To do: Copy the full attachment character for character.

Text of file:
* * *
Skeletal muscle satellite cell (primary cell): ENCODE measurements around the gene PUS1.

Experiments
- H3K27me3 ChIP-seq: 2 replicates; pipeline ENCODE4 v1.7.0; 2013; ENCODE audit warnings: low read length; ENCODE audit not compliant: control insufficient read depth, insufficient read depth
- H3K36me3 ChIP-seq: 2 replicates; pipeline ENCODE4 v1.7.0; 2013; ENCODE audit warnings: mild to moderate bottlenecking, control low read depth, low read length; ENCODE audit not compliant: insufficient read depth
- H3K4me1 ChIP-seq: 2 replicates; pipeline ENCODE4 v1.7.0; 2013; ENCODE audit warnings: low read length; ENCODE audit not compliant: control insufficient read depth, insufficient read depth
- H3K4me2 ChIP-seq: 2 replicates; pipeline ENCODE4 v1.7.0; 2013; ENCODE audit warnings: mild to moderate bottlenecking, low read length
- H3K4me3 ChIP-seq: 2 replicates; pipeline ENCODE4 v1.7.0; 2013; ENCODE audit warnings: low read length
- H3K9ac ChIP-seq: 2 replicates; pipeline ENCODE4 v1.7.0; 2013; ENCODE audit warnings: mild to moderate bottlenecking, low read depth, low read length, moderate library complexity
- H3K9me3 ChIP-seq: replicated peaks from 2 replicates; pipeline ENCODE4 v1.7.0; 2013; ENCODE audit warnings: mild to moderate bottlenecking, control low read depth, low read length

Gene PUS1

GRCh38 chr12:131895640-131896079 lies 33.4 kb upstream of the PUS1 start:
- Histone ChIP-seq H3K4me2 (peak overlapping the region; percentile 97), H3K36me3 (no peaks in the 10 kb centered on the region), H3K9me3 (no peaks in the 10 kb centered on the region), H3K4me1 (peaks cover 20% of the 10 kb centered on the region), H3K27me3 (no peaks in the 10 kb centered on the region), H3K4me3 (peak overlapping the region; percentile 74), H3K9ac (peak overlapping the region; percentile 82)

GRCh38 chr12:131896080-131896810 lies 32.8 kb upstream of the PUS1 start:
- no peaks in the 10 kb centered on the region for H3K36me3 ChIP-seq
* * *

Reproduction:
Skeletal muscle satellite cell (primary cell): ENCODE measurements around the gene PUS1.

Experiments
- H3K27me3 ChIP-seq: 2 replicates; pipeline ENCODE4 v1.7.0; 2013; ENCODE audit warnings: low read length; ENCODE audit not compliant: control insufficient read depth, insufficient read depth
- H3K36me3 ChIP-seq: 2 replicates; pipeline ENCODE4 v1.7.0; 2013; ENCODE audit warnings: mild to moderate bottlenecking, control low read depth, low read length; ENCODE audit not compliant: insufficient read depth
- H3K4me1 ChIP-seq: 2 replicates; pipeline ENCODE4 v1.7.0; 2013; ENCODE audit warnings: low read length; ENCODE audit not compliant: control insufficient read depth, insufficient read depth
- H3K4me2 ChIP-seq: 2 replicates; pipeline ENCODE4 v1.7.0; 2013; ENCODE audit warnings: mild to moderate bottlenecking, low read length
- H3K4me3 ChIP-seq: 2 replicates; pipeline ENCODE4 v1.7.0; 2013; ENCODE audit warnings: low read length
- H3K9ac ChIP-seq: 2 replicates; pipeline ENCODE4 v1.7.0; 2013; ENCODE audit warnings: mild to moderate bottlenecking, low read depth, low read length, moderate library complexity
- H3K9me3 ChIP-seq: replicated peaks from 2 replicates; pipeline ENCODE4 v1.7.0; 2013; ENCODE audit warnings: mild to moderate bottlenecking, control low read depth, low read length

Gene PUS1

GRCh38 chr12:131895640-131896079 lies 33.4 kb upstream of the PUS1 start:
- Histone ChIP-seq H3K4me2 (peak overlapping the region; percentile 97), H3K36me3 (no peaks in the 10 kb centered on the region), H3K9me3 (no peaks in the 10 kb centered on the region), H3K4me1 (peaks cover 20% of the 10 kb centered on the region), H3K27me3 (no peaks in the 10 kb centered on the region), H3K4me3 (peak overlapping the region; percentile 74), H3K9ac (peak overlapping the region; percentile 82)

GRCh38 chr12:131896080-131896810 lies 32.8 kb upstream of the PUS1 start:
- no peaks in the 10 kb centered on the region for H3K36me3 ChIP-seq